Most likely listeners will have their own favorite recordings of these concerti.  Mozarteans can be quite picky about how these works sound but this cycle is continuously proving that it can compete confidently with what other versions exist.  The performance of K. 466 has a warmer, more ambient quality than K. 503 but both are provide a solid imaging and sonic detail that further supports the performance.  Highly recommended.

  • Orchestral Journeys Of Water and Celtic Lands


    Legends and Light, Vol. 2
    Royal Scottish National Orchestra/David Watkins;
    Lorne MacDougall, Bagpipes; Ryan Murphy, Uilleann Pipes;
    Brno Philharmonic Orchestra/Pavel Snajdr
    Navona Records 6399
    Total Time:  75:08
    Recording:   ****/****
    Performance: ****/****


    Legends and Light is a second volume of new orchestral music in a series whose first volume appeared in 2018.  Navona has upped the game a bit with a move to using the Royal Scottish National Orchestra from the earlier more regional European orchestras.  Performances by that orchestra are featured in the opening four works on this release with the equally adept Brno Philharmonic rounding things off with three final pieces.  The recordings come from March and April of last year.  The album opens with a decidedly Celtic feel and then moves us into more ethereal realms.

    Helen Mackinnon’s The Rinns of Islay takes us on an episodic journey across five short snapshots of Islay.  Opening with a sense of mystery as the sun rises, the piece than moves into a rain shower, a bit of a jig, and some additional colorful landscape expressions before tapering off.  All of this us cast in a filmic modern style that includes some fine solo writing across the orchestra.  Nan Avanti moves us into a more ethnic-specific musical language enhanced by the use of bagpipes and Uillean Pipes for her romantically-tinged Tributum.  The folkish quality of the music makes it a more traditional orchestral tone poem with gorgeous melodic writing and rich string sound (it has that Braveheart/Far and Away quality).  Richard E. Brown’s Voices of the Night takes its inspiration from a Longfellow poem and moves us into a nocturnal fantasy of evening sounds, dancing shadows in the darkness, and the appearance of dawning light in this fascinating piece.  Lost Voices is a reflection of those whose lives have been tragically cut short by violence with a musical exploration to underscore the different traumatic stages as well of those left behind in Deborah Kavasch’s work.  There are some quite touching moments in this work where we move from dissonance into a richer, consonant glimmer of hope with subtle shades of wind color to help against shimmering strings.  The RSNO recordings are all fine, with a sometimes tentative feel to the performances which can feel a bit clinical in spots.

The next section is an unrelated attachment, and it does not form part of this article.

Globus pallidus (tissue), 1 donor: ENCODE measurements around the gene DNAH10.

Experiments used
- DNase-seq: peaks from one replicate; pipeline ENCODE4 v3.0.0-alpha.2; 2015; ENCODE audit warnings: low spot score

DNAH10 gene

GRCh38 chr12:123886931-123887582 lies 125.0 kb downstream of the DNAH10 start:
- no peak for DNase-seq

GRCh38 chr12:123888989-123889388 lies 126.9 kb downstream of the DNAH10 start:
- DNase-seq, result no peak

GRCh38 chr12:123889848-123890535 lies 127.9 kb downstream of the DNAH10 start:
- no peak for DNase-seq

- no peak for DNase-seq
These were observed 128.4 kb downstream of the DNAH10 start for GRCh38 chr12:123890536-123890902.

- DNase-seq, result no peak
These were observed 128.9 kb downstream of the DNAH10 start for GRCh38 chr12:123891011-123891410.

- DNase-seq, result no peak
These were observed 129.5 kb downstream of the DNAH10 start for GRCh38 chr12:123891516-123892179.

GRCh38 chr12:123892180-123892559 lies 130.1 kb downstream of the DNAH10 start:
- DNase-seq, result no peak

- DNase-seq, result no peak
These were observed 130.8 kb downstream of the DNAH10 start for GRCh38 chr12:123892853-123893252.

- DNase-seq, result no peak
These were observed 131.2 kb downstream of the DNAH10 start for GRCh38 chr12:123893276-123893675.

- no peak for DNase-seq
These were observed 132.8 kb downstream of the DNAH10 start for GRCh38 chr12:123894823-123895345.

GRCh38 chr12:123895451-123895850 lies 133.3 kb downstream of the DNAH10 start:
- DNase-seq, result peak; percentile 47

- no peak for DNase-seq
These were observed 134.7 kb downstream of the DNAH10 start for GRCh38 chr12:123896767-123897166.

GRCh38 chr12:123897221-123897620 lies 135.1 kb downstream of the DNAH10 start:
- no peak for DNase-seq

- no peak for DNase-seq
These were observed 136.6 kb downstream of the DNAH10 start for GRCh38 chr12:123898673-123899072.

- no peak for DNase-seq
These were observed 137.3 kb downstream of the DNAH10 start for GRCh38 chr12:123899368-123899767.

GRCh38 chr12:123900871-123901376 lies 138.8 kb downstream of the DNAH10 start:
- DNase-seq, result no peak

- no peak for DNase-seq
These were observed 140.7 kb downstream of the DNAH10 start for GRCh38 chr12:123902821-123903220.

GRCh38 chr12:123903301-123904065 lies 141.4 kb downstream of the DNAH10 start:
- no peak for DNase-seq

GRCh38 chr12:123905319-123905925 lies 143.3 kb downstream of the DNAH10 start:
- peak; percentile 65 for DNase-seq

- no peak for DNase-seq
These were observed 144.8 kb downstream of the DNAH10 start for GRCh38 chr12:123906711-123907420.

The Brno Philharmonic is featured in three briefer pieces to close off this ample release of new orchestral music.  First up is Manannan-Legend of the Sea by Anthony Wilson.  The eleven-minute work moves through different scenes depicting the gentleness as well as the power of the ocean with the added attraction here of a mythical Irish character cast in a Neo-Romantic style.  From mythology we move onto to nuclear physics with a musical depiction of the revolving chaos of atomic nuclei in Ben Marino’s Yrast 2.0.  Small motivic ideas swirl about with slow builds in this evocative music.  The album concludes with Kim Diehnelt’s Striadica: A Symphonic Passage with a more abstract programmatic quality that connects somewhat to the approach of the piece that precedes it.

    These orchestral works provide a glimpse into new voices writing for these forces.  The pieces are all well-constructed and the program here moves well from the inviting into some of the more dissonant and abstract works which is a common approach on Navona’s releases.  Some pieces seem to work better than others which is of course a subjective reality for one’s first experience of new music.  In short, it allows a little bit of something for anyone interested in contemporary orchestral music.